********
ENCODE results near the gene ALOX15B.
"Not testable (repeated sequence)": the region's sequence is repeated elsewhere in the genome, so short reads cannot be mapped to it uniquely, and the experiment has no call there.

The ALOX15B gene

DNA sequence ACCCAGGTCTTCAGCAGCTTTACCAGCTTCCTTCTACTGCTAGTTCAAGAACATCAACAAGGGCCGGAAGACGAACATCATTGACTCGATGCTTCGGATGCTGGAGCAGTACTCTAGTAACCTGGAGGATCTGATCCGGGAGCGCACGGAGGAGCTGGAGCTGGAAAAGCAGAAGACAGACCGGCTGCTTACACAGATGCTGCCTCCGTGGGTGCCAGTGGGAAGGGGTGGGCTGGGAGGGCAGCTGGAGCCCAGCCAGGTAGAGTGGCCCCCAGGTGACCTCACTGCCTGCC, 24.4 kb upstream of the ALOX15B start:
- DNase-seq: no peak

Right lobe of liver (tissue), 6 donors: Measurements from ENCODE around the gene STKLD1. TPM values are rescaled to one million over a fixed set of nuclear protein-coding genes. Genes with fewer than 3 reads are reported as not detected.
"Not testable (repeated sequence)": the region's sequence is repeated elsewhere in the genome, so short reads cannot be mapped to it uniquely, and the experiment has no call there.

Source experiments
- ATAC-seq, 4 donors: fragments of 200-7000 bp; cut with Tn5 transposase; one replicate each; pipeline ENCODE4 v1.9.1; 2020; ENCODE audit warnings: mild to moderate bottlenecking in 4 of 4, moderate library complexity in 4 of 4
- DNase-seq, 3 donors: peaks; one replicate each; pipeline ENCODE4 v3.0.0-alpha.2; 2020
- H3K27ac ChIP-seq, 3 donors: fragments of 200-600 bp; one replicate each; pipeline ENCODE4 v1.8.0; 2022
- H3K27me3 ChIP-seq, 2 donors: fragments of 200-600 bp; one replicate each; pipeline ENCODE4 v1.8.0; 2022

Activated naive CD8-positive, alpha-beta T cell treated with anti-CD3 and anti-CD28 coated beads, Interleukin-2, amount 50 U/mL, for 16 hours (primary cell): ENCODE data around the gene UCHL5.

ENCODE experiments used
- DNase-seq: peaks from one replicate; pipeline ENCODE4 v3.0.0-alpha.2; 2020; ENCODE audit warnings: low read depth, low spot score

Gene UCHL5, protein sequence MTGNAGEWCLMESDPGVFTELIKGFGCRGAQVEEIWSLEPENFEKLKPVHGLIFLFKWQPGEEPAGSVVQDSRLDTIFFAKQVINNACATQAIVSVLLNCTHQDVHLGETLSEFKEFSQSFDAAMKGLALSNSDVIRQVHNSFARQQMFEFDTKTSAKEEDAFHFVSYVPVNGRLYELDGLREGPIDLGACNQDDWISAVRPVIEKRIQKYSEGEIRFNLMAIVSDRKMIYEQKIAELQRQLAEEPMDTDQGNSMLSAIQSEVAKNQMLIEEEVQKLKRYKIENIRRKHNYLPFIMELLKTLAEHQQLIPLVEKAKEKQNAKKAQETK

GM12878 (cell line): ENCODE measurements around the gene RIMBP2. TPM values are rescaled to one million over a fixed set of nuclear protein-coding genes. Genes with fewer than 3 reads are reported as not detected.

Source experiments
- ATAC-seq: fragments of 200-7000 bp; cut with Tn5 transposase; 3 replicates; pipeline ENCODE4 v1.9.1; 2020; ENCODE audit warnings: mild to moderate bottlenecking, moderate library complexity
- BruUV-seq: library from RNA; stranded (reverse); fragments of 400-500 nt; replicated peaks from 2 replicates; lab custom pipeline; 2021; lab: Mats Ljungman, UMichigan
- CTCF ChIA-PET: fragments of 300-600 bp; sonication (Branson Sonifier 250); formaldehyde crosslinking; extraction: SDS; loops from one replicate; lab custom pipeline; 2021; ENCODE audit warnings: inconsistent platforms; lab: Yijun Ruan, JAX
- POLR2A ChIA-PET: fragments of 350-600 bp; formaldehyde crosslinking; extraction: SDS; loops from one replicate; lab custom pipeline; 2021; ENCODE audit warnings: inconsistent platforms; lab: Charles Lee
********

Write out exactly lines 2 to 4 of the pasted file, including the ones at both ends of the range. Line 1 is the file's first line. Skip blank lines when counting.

"Not testable (repeated sequence)": the region's sequence is repeated elsewhere in the genome, so short reads cannot be mapped to it uniquely, and the experiment has no call there.

The ALOX15B gene

DNA sequence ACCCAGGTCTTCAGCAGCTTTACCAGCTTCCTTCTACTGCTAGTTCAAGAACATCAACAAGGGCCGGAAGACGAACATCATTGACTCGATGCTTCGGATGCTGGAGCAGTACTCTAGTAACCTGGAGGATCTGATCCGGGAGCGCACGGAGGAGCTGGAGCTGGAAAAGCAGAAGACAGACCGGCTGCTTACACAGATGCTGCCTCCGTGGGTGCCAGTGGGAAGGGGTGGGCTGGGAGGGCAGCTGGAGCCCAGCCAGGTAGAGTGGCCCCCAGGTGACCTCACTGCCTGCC, 24.4 kb upstream of the ALOX15B start: